Alan Dershowitz: Michael Flynn now has three options to stay out of prison

U.S. District Judge Emmet G. Sullivan’s handling of former National Security Adviser Michael Flynn’s sentencing hearing Tuesday on Flynn’s guilty plea to lying to the FBI was anything but exemplary. The judge – who has a well-deserved reputation as both tough and fair – made several fundamental errors right at the outset.

First, Sullivan suggested that Flynn might be guilty of treason. This reflects an abysmal ignorance of the governing case law. Nothing Flynn did comes even close to satisfying the strict definition of treason.

The U.S. Constitution states: “Treason against the United States shall consist only in levying War against them, or in adhering to their Enemies, giving them Aid and Comfort. No Person shall be convicted of Treason unless on the Testimony of two Witnesses to the same Overt Act, or on Confession in open Court.”

Flynn admitted he represented Turkey – America’s NATO ally – before he became a federal employee as President Trump’s national security adviser, but said he failed to register until later under the Foreign Agents Registration Act.

Special Counsel Robert Mueller did not charge Flynn for failing to register – let alone with the far more serious crime of treason.

But Sullivan blundered by accusing Flynn of having been an unregistered foreign agent while he was serving in the White House, thereby having “sold your country out.” This was flat out wrong, since Flynn stopped working for any foreign government before he became President Trump’s national security adviser when Trump took office on Jan. 20, 2017.

During a recess, in the sentencing hearing, Judge Sullivan’s law clerks obviously set him straight on the law and the facts and the judge walked back his erroneous statements. But these statements reflect a kind of abiding bias that might well result in reversible error if Flynn’s lawyers appeal a sentence he eventually receives from Sullivan.

It is obvious that Judge Sullivan regards Flynn as guilty of far more serious crimes than he pleaded to or was even charged with committing.

The judge delayed sentencing for Flynn – a retired Army lieutenant general – until next year and gave each side until March 13 to file a status report with the court.

I had a case much like this several years ago and the appellate court reversed the sentence and remanded it for resentencing before a different and unprejudiced judge. Walking back erroneous statements cannot unring the bell of a judge’s prejudice.

It is obvious that Judge Sullivan regards Flynn as guilty of far more serious crimes than he pleaded to or was even charged with committing.

Sullivan probably came into the courtroom before the recess with his mind made up about the sentence he intended to impose based on his erroneous views regarding treason and Flynn’s supposed role as an agent for a foreign government while serving in the White House. The judge may even have written out the sentence in advance, as many judges do.

Sullivan deliberately telegraphed his intention to impose a prison sentence in defiance of the joint recommendation of the Mueller and Flynn’s defense attorney, who agreed that Flynn should not serve any prison time.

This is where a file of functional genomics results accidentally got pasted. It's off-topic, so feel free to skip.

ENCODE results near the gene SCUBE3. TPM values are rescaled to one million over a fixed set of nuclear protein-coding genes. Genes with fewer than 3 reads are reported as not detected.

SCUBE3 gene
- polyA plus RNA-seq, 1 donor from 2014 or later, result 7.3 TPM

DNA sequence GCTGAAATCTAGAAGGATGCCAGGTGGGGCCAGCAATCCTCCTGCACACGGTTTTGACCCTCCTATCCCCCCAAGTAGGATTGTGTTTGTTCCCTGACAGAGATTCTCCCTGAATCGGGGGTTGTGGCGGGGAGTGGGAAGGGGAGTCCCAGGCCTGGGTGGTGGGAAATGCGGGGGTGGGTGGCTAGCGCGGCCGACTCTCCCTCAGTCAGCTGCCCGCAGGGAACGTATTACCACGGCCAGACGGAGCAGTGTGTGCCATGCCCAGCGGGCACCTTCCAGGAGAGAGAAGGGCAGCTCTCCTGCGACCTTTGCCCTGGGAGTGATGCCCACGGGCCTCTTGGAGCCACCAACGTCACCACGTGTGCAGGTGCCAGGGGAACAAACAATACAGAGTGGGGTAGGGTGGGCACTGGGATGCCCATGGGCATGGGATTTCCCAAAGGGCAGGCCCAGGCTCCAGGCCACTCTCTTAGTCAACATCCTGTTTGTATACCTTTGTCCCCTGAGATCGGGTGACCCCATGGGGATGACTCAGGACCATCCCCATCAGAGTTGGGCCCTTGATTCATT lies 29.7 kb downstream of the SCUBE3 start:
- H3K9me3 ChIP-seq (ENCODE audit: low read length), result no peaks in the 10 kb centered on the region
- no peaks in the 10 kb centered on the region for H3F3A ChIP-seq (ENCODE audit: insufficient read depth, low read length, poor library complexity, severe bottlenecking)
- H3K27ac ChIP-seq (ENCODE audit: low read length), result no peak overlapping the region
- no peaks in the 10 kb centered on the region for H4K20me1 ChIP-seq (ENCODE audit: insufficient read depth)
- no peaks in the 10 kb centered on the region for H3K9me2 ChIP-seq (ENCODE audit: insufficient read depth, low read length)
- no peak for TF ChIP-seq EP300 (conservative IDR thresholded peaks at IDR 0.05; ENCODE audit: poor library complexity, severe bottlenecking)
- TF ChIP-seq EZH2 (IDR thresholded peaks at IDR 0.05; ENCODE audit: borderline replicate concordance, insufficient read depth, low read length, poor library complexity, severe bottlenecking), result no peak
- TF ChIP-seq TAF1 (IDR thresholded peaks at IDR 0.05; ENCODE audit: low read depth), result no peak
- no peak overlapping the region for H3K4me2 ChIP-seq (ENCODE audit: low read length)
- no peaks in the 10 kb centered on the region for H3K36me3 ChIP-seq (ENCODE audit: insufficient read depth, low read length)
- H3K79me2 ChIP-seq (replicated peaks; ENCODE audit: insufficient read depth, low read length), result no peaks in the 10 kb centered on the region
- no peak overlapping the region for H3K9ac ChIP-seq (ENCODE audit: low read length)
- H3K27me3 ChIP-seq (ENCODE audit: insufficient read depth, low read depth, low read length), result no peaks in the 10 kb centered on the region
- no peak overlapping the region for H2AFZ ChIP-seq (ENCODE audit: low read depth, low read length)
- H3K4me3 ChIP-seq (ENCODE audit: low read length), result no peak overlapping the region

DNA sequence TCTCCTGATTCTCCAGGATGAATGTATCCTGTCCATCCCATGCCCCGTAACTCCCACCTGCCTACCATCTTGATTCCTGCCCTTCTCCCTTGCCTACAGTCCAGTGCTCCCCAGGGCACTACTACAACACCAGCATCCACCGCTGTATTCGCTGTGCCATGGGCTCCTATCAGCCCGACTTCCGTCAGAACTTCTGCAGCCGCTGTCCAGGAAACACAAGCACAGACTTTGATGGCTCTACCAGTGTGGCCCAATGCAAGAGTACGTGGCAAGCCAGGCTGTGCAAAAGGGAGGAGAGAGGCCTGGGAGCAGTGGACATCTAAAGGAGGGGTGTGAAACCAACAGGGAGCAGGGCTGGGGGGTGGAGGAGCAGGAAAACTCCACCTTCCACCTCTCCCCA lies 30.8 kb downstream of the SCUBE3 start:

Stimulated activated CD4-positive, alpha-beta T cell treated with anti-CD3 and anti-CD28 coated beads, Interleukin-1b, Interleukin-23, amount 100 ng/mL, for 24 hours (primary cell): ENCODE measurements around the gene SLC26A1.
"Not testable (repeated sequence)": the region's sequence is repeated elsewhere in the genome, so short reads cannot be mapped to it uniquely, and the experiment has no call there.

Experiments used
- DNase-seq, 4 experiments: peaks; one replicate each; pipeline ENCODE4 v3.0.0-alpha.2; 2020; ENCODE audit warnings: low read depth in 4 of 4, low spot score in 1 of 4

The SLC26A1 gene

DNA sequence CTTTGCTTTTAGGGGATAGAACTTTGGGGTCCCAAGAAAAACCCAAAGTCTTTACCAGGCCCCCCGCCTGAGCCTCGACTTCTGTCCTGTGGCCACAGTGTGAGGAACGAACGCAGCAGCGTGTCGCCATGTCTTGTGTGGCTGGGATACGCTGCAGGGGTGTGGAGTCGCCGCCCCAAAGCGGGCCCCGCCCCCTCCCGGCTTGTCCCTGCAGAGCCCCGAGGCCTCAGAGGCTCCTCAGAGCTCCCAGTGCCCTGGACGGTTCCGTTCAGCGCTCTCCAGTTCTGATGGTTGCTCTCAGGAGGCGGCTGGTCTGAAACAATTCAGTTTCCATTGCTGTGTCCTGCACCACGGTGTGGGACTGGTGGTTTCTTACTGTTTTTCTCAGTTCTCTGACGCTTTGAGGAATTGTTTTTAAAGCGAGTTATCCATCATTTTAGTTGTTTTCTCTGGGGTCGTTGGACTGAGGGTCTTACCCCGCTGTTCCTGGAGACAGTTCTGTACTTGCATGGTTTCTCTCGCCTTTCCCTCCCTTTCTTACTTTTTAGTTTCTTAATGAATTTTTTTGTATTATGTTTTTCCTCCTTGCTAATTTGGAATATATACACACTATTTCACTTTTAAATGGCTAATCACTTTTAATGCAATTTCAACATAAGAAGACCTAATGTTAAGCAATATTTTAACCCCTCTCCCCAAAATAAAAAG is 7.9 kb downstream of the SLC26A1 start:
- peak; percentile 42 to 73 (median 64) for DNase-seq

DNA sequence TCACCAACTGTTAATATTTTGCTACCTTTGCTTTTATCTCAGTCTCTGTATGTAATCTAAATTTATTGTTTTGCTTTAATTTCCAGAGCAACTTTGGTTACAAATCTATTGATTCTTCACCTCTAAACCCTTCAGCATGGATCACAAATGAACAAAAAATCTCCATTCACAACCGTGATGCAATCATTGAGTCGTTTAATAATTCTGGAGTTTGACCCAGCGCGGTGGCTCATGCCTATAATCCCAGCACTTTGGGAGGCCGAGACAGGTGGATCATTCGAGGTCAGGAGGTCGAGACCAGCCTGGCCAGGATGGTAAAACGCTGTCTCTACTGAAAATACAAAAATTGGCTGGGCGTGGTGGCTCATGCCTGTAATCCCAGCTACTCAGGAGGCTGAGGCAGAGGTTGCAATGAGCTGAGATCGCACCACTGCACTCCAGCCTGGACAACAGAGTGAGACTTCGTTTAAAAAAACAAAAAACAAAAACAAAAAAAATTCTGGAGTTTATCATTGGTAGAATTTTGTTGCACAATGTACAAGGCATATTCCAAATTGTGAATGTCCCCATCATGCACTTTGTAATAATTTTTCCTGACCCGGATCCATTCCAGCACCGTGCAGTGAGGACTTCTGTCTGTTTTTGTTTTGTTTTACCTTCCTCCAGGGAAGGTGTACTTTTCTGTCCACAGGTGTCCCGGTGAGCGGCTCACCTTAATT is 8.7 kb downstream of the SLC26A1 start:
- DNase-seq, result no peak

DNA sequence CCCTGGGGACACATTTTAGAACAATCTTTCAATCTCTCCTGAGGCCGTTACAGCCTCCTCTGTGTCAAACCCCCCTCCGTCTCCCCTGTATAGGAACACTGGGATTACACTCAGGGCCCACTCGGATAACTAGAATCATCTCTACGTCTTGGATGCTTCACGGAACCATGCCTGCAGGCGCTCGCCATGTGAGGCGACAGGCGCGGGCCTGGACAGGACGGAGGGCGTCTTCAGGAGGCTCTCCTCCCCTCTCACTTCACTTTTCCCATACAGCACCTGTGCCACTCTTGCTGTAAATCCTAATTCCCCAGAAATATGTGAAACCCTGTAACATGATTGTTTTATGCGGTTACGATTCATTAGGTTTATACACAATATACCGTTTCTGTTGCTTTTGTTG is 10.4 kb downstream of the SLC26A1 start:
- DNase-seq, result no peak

The Constitution limits the role of federal judges to actual “cases and controversies,” and there was no controversy regarding the appropriate sentence of probation for Flynn.

To be sure, the courts have carved out an exception – erroneously in my view – to this constitutional restriction on the jurisdiction of judges when it comes to sentencing. But most judges abide by the spirit of the constitutional restriction by rarely, if ever, imposing their own view when the parties have agreed.

Not Judge Sullivan, who knows far less about the facts and the defendant than do the parties, as evidenced by his serious misstatements.

Now the sentencing has been postponed, giving members of Flynn’s legal team an opportunity to reconsider their strategy.

There were serious issues surrounding the circumstances of Flynn’s questioning by the FBI and of the guilty plea he submitted. But Flynn’s lawyers understandably declined to raise challenges on these issues, because they expected a sentence of probation for their client – for which Flynn needed to show remorse, not contentiousness.

But now that the judge has signaled his willingness to consider a prison sentence, Flynn has three options – none of them good.

Flynn’s first option is to ask the judge to throw out his questionable guilty plea – but it will be difficult to do so in light of his statement at the sentencing hearing that he accepts his guilty plea and knew he was doing wrong when he lied to the FBI.

Flynn’s second option is to cooperate even more, but there may not be much more he can say or do. If he admits he withheld some cooperation that would hurt him.

The former national security adviser’s third option – a nuclear one – would be to seek to recuse Judge Sullivan because of the judge’s prejudicial misstatements about treason and about Flynn being a foreign agent while working in the White House. But this, too, may backfire, because judges often punish defendants for “judge shopping”.

So the sentencing will go forward after a delay. In the meantime, President Trump has the power to pardon Flynn or commute his sentence, either now or after the sentence is imposed.

Flynn can’t count on such executive action. But he also can’t count on Judge Sullivan to do what both parties recommended.

Flynn shouldn’t have lied to the FBI. He has already paid a heavy price and will probably pay an even heavier one.